Now, that November is here, our leaves are twisting, twirling, turning around and almost dancing while falling on the ground. As our Autumn turns to Winter, it is getting colder and wetter and our Summer blooms are fading into sodden brown mulch. Our Dalkey Gardens are undergoing a lot of change as our colours begin to fade. Isn’t it lovely to get outside into the garden on mild days and clean up? Best to rake up leaves as piles of leaves cut out the light and will cause the grass underneath to go brown and look unsightly. November is a time of beautiful transition with things really slowing down in our gardens due to the arrival of Winter – Remember, song birds need to build up fat reserves to help them survive our colder Winter months. Our shorter days and frosts trigger plants to shut down but the shutting down is spectacular, the vital green chlorophyll is dismantled. In colder regions when the severe frosts blacken the leaves and stems of dahlias and canna lilies, lift the roots and store in a frost free shed. – Remember, it only takes one night of frost to damage or even kill off some garden plants. Make sure you take into your greenhouse or cover anything vulnerable to the weather with garden fleece or the likes. – There is still time to collect seed from any late flowers. Its best to sow the seed straight away in pots in the coldframe as it’s more likely to germinate, maybe cover the surface of the compost with grit to help stop moss from growing -. This too, is the perfect time to take cuttings of tender plants, such as salvias and plectranthus. These plants will be much easier to overwinter in a light, frost free place than their much larger parent plants.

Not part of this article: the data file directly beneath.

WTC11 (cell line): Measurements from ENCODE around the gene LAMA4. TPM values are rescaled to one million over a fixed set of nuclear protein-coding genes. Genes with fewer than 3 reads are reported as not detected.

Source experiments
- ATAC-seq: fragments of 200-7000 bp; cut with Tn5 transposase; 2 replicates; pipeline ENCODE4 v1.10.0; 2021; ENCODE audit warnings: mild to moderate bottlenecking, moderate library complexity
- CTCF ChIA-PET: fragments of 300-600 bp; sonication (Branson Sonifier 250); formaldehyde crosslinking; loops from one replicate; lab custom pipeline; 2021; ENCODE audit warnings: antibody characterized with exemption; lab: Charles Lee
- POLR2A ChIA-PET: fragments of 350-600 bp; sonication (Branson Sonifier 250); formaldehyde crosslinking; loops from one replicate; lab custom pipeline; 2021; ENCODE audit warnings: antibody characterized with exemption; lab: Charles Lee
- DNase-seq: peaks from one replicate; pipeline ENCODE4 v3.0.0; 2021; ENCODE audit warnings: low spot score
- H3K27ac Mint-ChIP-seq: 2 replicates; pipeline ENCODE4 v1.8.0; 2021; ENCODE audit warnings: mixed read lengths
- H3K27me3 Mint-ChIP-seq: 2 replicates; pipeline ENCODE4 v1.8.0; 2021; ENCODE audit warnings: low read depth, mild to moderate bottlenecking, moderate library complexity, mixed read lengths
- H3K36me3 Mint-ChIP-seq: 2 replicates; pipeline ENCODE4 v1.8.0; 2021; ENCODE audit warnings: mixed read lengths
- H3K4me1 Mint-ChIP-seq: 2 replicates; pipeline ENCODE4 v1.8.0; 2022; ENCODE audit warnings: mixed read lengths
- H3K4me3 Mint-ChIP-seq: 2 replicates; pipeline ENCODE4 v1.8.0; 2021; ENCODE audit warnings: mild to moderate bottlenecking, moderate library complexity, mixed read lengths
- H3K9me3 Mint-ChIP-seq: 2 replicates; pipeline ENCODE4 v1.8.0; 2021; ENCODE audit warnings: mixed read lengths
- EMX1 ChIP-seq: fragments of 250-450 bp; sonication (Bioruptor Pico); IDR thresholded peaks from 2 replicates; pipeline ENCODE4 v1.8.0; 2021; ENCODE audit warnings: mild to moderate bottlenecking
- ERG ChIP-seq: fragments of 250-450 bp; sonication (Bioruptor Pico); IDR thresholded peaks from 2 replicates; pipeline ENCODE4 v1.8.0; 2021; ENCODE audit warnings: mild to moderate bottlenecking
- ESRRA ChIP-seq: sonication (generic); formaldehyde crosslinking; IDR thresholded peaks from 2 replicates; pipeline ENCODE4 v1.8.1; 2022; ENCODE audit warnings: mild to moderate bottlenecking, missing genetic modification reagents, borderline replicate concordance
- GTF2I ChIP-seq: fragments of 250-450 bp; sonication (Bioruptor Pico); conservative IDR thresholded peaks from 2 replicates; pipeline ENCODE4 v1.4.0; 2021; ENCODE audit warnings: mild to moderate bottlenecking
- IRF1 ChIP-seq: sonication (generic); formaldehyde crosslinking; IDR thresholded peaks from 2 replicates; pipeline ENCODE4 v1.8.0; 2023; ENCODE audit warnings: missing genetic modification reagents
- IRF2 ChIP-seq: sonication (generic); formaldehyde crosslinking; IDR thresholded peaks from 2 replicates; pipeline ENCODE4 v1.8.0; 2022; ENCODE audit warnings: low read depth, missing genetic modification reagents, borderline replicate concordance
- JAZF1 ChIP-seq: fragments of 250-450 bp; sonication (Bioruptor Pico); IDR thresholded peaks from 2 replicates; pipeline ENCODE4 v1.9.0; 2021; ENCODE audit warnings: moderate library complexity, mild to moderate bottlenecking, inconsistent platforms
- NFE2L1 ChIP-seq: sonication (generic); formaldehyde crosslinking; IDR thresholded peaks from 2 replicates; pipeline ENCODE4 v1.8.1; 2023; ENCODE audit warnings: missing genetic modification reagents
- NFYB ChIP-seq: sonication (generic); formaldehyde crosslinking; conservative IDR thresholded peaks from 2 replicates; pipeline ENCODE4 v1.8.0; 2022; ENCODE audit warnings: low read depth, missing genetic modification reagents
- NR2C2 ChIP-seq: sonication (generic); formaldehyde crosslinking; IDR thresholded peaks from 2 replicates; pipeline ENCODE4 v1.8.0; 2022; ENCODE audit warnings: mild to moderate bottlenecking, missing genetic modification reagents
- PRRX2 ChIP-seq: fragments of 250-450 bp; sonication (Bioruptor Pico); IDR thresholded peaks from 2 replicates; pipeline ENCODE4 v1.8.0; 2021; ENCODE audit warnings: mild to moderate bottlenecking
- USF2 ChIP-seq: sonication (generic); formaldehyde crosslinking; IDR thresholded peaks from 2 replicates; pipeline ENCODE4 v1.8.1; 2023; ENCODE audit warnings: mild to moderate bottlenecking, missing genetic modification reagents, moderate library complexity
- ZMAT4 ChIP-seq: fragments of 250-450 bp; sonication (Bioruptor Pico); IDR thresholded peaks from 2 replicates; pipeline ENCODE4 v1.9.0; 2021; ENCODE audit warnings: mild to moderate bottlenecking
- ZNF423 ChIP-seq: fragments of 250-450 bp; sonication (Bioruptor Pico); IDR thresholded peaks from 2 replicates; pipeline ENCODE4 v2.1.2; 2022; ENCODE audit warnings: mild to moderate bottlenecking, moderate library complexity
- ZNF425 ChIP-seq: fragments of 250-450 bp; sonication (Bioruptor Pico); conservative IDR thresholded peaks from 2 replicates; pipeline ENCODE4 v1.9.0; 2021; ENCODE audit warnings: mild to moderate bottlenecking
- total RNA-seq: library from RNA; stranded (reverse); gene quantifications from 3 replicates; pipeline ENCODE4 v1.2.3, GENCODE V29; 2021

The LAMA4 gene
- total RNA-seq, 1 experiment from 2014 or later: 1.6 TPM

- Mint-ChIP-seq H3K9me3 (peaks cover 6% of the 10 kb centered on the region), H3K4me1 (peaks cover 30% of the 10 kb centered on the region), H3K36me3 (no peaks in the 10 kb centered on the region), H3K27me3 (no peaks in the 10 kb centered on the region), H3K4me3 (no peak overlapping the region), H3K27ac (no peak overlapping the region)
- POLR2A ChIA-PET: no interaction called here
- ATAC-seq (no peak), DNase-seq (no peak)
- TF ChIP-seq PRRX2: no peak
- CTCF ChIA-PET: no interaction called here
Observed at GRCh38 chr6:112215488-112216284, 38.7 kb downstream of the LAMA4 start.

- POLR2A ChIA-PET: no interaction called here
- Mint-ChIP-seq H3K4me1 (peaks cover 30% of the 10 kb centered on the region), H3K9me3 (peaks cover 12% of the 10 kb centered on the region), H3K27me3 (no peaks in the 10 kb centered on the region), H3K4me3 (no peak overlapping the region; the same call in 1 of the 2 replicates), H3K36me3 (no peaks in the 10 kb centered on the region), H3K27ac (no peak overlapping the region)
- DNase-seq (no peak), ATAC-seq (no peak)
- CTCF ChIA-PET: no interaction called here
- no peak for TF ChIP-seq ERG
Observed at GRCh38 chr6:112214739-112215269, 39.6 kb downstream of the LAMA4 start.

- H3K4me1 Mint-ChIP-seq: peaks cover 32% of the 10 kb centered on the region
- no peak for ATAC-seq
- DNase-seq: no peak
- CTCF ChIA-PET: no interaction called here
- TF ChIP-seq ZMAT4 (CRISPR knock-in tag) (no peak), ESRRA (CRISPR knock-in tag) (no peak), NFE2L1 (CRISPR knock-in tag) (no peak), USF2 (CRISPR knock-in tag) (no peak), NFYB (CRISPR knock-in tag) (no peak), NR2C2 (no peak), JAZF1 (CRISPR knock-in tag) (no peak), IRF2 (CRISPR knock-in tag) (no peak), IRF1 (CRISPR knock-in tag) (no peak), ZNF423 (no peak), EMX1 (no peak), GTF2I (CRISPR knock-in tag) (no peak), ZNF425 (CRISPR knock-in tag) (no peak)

Cut under a pair of leaves and then remove the bottom sets so that no leaves are under the compost when you insert the cuttings, – So go on, root some cuttings, Why Not.